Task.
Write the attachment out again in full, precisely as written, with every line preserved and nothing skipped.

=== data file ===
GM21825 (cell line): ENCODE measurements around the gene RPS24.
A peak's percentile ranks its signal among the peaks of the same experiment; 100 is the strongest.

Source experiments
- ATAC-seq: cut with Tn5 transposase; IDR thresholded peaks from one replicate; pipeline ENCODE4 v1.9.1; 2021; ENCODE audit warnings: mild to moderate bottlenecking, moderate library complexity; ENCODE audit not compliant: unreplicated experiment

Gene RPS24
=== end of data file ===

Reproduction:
GM21825 (cell line): ENCODE measurements around the gene RPS24.
A peak's percentile ranks its signal among the peaks of the same experiment; 100 is the strongest.

Source experiments
- ATAC-seq: cut with Tn5 transposase; IDR thresholded peaks from one replicate; pipeline ENCODE4 v1.9.1; 2021; ENCODE audit warnings: mild to moderate bottlenecking, moderate library complexity; ENCODE audit not compliant: unreplicated experiment

Gene RPS24